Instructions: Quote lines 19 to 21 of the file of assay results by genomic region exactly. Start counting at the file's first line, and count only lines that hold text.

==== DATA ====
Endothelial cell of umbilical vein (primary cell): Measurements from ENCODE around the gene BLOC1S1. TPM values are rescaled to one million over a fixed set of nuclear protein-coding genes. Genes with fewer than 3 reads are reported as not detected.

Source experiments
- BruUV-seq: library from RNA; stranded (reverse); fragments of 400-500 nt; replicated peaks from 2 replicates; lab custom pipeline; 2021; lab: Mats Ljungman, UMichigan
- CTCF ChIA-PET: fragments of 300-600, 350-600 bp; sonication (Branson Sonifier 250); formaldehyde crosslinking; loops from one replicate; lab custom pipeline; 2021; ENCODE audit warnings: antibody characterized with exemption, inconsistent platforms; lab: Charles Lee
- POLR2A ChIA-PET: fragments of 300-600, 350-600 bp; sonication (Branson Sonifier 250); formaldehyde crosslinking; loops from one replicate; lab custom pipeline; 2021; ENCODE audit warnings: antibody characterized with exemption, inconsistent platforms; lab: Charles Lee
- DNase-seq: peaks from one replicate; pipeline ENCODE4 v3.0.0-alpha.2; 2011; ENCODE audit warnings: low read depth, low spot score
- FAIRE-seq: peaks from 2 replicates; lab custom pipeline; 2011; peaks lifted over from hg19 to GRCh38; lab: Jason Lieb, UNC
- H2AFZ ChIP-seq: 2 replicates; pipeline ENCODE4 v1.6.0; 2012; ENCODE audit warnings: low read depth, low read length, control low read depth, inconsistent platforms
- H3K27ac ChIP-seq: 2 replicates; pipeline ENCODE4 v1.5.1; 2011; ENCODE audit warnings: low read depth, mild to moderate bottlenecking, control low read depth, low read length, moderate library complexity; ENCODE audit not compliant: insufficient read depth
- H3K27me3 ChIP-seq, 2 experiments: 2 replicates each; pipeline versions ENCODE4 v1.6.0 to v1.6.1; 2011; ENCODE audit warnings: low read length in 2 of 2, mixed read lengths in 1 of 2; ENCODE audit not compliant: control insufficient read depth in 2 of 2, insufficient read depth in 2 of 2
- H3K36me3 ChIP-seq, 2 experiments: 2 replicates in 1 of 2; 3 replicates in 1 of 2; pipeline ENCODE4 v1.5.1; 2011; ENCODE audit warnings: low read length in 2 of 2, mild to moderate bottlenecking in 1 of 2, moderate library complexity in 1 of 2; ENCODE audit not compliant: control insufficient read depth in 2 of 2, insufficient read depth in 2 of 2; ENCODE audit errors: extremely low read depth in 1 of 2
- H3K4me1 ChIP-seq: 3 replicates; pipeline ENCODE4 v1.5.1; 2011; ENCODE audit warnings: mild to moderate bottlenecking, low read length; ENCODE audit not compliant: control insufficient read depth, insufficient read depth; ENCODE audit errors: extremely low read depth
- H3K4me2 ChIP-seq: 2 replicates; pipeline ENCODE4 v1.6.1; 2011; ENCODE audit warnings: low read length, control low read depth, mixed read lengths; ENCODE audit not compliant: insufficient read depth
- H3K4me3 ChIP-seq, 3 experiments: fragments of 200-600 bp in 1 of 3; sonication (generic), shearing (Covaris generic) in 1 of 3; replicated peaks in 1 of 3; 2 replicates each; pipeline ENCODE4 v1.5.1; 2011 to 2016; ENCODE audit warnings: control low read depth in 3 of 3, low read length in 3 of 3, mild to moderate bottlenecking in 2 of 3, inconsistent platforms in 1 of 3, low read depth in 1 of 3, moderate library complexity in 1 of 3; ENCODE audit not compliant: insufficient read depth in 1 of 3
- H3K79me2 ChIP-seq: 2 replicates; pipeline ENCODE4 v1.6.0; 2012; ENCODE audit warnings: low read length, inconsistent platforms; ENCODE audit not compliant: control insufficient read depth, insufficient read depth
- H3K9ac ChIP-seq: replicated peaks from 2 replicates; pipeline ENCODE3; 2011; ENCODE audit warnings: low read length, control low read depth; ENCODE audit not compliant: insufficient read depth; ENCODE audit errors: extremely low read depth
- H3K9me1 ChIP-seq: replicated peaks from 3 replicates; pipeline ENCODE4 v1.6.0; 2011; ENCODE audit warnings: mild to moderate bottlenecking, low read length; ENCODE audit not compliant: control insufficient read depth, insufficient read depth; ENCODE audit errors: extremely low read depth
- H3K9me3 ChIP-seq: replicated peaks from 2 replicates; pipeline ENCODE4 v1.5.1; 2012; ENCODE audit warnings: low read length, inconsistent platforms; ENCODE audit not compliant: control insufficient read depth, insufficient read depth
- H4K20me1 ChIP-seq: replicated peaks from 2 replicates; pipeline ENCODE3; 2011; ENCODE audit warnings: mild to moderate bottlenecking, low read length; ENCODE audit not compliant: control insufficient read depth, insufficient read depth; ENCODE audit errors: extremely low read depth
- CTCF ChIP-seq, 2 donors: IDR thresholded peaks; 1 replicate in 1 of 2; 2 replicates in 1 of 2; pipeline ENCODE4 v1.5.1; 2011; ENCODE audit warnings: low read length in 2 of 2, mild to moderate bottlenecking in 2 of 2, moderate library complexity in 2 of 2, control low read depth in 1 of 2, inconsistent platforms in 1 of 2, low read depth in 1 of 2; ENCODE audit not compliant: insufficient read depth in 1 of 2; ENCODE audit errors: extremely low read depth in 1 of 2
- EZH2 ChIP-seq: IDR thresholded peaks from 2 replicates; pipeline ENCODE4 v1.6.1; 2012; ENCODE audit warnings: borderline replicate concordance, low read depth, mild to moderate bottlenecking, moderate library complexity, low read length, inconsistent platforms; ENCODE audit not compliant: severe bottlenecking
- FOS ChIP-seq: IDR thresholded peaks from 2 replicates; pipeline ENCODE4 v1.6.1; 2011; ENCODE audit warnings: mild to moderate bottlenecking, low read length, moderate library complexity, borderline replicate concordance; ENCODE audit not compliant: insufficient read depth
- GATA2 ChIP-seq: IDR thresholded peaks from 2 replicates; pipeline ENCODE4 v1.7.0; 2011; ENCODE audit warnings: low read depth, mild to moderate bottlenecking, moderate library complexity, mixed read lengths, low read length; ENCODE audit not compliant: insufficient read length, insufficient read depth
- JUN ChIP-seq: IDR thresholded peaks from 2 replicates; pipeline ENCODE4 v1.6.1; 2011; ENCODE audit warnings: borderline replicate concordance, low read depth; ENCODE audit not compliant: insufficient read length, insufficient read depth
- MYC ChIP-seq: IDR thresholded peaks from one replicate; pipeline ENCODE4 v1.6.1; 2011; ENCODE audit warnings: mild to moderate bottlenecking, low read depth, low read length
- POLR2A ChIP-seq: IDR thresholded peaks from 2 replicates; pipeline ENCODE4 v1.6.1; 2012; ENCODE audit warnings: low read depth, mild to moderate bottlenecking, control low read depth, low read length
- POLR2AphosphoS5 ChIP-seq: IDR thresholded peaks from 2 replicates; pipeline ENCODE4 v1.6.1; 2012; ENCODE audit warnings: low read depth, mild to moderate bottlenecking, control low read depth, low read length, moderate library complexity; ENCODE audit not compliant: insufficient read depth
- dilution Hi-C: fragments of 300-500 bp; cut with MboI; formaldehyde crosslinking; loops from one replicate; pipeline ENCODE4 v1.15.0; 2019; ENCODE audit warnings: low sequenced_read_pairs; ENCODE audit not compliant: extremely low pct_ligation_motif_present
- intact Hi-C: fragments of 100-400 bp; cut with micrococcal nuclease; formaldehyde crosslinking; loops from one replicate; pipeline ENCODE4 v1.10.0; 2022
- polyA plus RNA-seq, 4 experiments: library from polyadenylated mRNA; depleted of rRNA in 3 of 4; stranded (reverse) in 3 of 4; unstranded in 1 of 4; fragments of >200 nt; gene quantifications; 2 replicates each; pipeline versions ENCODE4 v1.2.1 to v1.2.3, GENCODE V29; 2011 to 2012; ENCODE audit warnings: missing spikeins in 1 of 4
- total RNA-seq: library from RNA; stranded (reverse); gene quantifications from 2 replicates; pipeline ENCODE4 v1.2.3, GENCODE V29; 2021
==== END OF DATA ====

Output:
- H4K20me1 ChIP-seq: replicated peaks from 2 replicates; pipeline ENCODE3; 2011; ENCODE audit warnings: mild to moderate bottlenecking, low read length; ENCODE audit not compliant: control insufficient read depth, insufficient read depth; ENCODE audit errors: extremely low read depth
- CTCF ChIP-seq, 2 donors: IDR thresholded peaks; 1 replicate in 1 of 2; 2 replicates in 1 of 2; pipeline ENCODE4 v1.5.1; 2011; ENCODE audit warnings: low read length in 2 of 2, mild to moderate bottlenecking in 2 of 2, moderate library complexity in 2 of 2, control low read depth in 1 of 2, inconsistent platforms in 1 of 2, low read depth in 1 of 2; ENCODE audit not compliant: insufficient read depth in 1 of 2; ENCODE audit errors: extremely low read depth in 1 of 2
- EZH2 ChIP-seq: IDR thresholded peaks from 2 replicates; pipeline ENCODE4 v1.6.1; 2012; ENCODE audit warnings: borderline replicate concordance, low read depth, mild to moderate bottlenecking, moderate library complexity, low read length, inconsistent platforms; ENCODE audit not compliant: severe bottlenecking